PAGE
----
The Last Judgement, created by Michelangelo, is the world-renowned fresco covering the entire alter wall of the Sistine Chapel. In Christianity, the Last Judgement is the last day of the world, when God will judge everyone who has died and decide whether they will go to Heaven or to Hell. But we all just blew past the epoch event without even knowing it.

Did you happen to catch a glimpse of the Aurora Borealis on December 11? Between the Northern Midwest and New England, the "dancing curtains of light" appeared in the night sky. Of course, this beautiful natural phenomenon had been seen for centuries, but this one was newsworthy.

It was on the exact date of December 11, 1719, that the early settlers around our area of New England looked up and beheld the wonder. They thought it was an act of God that not only was mystifying and inexplicable but one that conjured alarm and fear that the Judgement Day had finally arrived.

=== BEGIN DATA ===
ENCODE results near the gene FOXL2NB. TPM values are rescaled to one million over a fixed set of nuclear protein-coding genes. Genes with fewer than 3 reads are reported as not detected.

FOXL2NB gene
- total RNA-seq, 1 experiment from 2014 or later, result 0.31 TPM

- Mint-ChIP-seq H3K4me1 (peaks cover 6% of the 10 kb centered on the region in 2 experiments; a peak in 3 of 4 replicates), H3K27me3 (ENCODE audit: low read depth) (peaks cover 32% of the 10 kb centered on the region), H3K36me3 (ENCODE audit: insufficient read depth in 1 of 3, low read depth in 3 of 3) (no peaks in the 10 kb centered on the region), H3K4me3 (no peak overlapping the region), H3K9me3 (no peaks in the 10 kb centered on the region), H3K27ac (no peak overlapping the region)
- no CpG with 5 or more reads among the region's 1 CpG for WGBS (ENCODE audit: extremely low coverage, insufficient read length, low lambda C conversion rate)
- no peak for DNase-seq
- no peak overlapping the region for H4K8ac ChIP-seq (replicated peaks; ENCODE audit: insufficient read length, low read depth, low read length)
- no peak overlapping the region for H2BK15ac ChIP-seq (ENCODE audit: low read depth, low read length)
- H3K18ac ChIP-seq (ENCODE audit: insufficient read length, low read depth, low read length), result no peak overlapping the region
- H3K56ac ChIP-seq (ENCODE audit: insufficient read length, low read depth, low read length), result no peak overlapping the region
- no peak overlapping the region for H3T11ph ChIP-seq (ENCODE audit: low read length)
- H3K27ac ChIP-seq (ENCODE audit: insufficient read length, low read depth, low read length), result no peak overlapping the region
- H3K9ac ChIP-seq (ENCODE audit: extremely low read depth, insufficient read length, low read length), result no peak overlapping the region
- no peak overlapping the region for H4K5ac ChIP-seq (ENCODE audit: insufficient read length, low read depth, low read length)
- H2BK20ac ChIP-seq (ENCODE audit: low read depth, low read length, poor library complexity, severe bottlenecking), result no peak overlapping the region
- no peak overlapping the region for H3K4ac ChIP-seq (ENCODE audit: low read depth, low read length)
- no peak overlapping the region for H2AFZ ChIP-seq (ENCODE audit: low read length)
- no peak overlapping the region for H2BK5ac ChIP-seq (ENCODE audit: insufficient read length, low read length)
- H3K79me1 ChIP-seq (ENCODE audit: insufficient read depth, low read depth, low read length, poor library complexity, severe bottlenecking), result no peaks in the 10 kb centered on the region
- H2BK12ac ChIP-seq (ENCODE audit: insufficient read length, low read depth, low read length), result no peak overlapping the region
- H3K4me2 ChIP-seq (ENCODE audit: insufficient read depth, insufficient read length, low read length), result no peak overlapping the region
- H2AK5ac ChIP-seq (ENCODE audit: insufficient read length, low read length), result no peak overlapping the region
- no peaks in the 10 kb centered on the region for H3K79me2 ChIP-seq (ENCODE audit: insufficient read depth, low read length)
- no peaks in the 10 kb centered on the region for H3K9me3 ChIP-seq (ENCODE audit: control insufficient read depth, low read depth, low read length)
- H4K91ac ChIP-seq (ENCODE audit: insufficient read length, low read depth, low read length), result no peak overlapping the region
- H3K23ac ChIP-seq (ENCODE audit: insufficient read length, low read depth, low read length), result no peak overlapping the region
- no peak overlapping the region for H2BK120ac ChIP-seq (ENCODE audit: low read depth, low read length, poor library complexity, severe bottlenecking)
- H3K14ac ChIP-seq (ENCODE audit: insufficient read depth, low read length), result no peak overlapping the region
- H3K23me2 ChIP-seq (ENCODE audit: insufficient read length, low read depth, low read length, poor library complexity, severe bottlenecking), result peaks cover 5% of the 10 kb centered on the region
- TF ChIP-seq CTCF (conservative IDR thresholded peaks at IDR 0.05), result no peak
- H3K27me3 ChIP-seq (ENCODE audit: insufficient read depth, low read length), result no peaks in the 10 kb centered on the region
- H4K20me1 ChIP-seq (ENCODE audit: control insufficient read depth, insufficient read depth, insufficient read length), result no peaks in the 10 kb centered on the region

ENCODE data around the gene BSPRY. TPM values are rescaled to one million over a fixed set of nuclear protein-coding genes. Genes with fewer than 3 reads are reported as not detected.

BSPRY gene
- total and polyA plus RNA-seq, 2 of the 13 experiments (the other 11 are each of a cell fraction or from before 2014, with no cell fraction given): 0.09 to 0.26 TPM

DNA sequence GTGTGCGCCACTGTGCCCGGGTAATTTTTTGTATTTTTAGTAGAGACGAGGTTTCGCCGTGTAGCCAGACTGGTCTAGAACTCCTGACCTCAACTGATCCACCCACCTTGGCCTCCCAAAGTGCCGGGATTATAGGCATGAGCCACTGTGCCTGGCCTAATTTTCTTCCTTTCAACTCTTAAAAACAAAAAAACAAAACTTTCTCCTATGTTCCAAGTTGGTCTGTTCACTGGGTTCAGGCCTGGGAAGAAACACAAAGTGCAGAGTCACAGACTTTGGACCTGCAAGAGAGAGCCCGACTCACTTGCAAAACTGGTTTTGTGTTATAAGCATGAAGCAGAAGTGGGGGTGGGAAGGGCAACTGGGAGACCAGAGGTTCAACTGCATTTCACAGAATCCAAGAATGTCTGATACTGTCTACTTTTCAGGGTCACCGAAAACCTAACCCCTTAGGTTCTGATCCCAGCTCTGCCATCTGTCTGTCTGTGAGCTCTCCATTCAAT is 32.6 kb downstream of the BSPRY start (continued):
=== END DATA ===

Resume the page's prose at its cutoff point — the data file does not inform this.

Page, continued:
The French astronomer Pierre Gassendi named it aurora borealis after the Roman goddess of dawn, Aurora, and the Greek (of course) name for the north wind, Boreas. Many times, the American Indians had seen the display of green, red and white lights radiantly, hardly ominously, across the sky. The Cree spoke about it as the "Dance of the Spirits," according to Sidney Perley in Historical Storms of New England.

Some may feel they just cheated the ominous jaws of fate, while others marvel at another rousing of the Northern Lights, that would make a divine fresco depiction.

Phil Paleologos is the host of The Phil Paleologos Show on 1420 WBSM New Bedford. He can be heard weekdays from 6 a.m. to 10 a.m. Contact him at and follow him on Twitter @PhilPaleologos. The opinions expressed in this commentary are solely those of the author.

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